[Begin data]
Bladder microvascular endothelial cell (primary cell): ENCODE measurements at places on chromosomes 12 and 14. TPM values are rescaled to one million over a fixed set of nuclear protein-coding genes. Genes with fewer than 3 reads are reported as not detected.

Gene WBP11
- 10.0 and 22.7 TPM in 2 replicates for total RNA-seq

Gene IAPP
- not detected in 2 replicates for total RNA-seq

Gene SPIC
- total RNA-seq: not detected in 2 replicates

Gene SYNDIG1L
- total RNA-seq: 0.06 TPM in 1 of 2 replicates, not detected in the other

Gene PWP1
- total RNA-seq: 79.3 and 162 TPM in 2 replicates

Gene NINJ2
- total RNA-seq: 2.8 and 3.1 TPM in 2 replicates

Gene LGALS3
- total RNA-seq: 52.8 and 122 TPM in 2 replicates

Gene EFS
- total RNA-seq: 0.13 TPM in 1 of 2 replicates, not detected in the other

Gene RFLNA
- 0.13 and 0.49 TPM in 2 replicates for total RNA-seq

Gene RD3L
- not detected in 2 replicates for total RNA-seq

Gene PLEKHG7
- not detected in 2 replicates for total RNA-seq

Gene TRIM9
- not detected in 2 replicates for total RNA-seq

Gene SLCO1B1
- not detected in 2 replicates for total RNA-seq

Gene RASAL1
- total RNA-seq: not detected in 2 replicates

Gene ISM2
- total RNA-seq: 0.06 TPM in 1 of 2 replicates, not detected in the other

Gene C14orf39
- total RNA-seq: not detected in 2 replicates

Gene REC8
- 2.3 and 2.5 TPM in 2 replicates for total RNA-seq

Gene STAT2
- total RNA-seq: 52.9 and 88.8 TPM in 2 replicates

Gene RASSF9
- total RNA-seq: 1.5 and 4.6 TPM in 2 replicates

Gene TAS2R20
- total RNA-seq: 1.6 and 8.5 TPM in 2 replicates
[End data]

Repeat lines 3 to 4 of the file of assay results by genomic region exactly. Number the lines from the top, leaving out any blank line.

- 10.0 and 22.7 TPM in 2 replicates for total RNA-seq

Gene IAPP